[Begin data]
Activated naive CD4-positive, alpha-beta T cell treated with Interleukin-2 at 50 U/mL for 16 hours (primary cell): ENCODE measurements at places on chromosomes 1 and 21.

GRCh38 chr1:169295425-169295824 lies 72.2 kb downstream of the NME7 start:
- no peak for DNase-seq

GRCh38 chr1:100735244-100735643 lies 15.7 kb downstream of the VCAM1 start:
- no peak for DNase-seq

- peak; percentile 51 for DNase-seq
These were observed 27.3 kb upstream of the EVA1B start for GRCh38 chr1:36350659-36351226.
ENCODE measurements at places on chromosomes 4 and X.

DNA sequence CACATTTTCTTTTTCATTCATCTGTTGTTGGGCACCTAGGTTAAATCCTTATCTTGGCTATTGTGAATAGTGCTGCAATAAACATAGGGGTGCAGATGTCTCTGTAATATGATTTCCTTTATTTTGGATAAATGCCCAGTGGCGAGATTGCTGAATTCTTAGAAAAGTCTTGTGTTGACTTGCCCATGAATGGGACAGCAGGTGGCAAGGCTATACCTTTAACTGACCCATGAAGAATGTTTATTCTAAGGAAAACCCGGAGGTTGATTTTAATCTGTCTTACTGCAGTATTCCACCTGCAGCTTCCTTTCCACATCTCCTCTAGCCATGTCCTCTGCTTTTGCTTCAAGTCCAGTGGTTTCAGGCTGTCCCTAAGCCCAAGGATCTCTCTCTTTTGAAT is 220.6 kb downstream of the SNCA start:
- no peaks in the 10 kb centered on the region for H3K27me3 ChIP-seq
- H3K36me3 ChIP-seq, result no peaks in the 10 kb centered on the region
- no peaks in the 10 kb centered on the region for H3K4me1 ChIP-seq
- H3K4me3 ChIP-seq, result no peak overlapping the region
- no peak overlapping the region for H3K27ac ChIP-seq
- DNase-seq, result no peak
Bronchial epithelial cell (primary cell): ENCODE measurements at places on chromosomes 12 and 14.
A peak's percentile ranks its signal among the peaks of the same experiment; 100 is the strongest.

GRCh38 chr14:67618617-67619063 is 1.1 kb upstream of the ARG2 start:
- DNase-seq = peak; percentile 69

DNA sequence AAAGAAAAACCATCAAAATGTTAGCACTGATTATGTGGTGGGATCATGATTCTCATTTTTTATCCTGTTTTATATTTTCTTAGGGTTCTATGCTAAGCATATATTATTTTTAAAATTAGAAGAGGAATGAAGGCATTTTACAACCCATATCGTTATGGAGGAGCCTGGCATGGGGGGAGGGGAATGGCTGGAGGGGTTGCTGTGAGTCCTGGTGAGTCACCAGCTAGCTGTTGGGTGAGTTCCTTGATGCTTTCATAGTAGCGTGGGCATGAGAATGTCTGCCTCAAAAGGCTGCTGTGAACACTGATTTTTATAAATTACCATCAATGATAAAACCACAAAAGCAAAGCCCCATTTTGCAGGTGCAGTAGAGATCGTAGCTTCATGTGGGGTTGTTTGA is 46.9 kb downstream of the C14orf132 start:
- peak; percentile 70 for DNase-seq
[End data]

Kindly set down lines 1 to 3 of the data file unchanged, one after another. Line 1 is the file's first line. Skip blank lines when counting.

Activated naive CD4-positive, alpha-beta T cell treated with Interleukin-2 at 50 U/mL for 16 hours (primary cell): ENCODE measurements at places on chromosomes 1 and 21.

GRCh38 chr1:169295425-169295824 lies 72.2 kb downstream of the NME7 start:
- no peak for DNase-seq